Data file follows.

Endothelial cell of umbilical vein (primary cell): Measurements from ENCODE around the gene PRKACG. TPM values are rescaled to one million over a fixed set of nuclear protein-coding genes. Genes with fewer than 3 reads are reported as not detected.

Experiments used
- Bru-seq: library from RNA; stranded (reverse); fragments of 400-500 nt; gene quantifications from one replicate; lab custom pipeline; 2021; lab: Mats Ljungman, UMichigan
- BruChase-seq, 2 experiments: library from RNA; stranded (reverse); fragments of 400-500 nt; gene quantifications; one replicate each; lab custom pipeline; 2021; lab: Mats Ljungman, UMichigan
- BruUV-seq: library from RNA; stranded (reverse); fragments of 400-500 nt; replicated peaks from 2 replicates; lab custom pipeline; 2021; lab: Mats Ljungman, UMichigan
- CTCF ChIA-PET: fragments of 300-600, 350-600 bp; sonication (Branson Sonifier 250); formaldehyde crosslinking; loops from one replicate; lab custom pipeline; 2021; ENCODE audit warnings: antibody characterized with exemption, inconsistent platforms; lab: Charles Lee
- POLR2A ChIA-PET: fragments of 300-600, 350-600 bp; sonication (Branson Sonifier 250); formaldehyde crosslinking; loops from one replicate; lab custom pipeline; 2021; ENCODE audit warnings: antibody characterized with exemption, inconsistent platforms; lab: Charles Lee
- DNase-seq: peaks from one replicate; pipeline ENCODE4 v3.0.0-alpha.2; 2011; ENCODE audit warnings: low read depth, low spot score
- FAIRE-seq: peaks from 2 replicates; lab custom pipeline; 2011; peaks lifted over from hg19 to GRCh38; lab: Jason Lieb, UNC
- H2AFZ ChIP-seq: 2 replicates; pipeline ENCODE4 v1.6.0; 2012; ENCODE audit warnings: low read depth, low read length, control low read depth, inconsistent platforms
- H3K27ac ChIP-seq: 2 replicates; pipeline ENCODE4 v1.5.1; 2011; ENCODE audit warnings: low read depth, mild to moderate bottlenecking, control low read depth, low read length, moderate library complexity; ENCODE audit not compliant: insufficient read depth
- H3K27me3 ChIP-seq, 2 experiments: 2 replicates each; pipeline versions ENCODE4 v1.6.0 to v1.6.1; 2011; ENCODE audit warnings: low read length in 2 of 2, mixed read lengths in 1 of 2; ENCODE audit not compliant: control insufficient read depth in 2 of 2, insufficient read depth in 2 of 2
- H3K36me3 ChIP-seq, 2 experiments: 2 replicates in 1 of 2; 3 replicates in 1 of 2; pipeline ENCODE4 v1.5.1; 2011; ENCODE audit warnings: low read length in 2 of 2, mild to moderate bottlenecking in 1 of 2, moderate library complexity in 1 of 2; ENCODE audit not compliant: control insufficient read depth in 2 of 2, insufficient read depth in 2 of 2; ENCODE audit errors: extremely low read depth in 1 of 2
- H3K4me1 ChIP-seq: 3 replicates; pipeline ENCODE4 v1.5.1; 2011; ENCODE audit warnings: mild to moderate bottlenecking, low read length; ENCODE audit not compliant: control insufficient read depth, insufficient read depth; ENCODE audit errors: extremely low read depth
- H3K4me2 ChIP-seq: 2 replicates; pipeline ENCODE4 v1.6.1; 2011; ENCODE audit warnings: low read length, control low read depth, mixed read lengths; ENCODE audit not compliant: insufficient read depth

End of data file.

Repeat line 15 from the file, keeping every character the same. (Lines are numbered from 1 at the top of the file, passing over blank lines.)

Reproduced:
- H3K4me2 ChIP-seq: 2 replicates; pipeline ENCODE4 v1.6.1; 2011; ENCODE audit warnings: low read length, control low read depth, mixed read lengths; ENCODE audit not compliant: insufficient read depth